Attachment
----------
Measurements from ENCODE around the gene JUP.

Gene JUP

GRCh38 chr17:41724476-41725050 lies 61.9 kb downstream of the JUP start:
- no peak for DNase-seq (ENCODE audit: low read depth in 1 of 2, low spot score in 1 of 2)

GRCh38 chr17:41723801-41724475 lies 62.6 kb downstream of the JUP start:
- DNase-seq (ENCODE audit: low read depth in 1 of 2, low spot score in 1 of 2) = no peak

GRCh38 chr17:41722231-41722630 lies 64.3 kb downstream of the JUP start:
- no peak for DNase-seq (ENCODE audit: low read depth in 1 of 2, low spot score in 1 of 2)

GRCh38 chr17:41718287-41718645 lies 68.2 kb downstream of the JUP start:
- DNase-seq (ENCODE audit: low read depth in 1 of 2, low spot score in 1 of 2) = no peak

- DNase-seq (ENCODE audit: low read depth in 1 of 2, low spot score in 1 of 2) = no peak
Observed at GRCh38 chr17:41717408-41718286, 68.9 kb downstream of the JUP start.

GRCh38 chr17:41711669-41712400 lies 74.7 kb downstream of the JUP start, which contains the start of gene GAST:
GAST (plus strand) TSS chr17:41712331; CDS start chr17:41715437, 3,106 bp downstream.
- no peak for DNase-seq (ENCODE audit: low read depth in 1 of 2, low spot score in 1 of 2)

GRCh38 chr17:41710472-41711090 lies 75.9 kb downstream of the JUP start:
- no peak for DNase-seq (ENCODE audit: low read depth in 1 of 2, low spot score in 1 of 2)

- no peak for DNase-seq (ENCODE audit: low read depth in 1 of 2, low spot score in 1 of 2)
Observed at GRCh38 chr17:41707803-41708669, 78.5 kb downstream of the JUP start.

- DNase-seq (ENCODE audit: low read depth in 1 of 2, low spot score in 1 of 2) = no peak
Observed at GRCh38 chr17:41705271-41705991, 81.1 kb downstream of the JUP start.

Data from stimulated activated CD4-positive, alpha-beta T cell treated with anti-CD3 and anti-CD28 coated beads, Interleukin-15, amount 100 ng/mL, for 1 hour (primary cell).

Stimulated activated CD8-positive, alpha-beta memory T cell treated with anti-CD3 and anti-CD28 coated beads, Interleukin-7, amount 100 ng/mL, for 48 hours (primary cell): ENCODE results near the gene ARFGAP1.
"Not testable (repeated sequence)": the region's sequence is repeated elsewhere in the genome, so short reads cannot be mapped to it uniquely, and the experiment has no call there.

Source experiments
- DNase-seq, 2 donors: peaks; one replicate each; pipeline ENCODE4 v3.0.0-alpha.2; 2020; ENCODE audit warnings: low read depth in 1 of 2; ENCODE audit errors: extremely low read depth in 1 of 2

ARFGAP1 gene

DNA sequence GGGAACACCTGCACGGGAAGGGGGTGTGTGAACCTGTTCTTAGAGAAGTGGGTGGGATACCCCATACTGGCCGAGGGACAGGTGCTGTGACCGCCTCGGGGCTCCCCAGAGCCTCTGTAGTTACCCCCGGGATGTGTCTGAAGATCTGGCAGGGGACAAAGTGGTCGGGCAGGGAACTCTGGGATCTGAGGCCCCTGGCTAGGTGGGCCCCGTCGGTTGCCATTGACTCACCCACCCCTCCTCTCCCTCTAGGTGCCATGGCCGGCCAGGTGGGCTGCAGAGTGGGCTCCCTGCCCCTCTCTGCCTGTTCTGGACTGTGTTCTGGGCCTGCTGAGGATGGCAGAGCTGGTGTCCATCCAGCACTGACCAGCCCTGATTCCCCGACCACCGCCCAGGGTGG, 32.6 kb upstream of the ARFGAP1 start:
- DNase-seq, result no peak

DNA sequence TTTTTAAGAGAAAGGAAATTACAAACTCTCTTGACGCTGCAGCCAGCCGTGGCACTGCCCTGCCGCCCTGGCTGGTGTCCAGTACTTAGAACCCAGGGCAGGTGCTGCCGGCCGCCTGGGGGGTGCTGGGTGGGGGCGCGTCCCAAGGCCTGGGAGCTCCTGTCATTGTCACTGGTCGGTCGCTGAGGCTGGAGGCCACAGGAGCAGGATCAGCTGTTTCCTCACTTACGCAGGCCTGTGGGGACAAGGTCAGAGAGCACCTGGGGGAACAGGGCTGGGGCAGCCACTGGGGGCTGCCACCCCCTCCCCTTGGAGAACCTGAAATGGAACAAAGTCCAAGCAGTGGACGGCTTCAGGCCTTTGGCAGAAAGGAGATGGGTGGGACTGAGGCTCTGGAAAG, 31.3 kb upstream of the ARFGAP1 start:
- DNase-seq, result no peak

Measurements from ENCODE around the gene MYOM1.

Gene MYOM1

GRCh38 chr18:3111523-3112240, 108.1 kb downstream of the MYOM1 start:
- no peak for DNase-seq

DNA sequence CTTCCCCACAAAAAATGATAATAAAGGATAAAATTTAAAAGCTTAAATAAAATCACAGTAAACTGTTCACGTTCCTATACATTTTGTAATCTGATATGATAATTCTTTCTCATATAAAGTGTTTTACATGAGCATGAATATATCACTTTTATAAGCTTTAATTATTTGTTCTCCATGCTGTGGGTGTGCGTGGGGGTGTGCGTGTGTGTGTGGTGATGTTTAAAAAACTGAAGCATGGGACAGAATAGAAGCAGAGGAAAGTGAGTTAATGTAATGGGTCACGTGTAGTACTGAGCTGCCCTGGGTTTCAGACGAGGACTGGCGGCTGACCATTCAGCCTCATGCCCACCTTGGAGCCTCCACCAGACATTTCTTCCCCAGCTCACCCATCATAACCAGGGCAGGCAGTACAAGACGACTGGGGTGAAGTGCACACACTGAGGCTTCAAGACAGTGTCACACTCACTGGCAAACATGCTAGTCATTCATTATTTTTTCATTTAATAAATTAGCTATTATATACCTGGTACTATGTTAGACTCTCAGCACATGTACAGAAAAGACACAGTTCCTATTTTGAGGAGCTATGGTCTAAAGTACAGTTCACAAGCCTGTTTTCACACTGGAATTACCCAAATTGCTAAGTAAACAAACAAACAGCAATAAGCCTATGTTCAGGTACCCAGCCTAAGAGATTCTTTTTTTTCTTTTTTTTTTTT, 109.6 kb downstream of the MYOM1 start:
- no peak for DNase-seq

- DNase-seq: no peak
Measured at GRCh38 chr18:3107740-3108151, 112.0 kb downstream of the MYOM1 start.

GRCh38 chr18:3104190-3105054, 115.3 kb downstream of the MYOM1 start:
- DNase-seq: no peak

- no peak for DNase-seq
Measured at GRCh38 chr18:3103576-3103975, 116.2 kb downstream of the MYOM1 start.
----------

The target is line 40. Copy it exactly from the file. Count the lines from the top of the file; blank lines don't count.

GRCh38 chr18:3104190-3105054, 115.3 kb downstream of the MYOM1 start: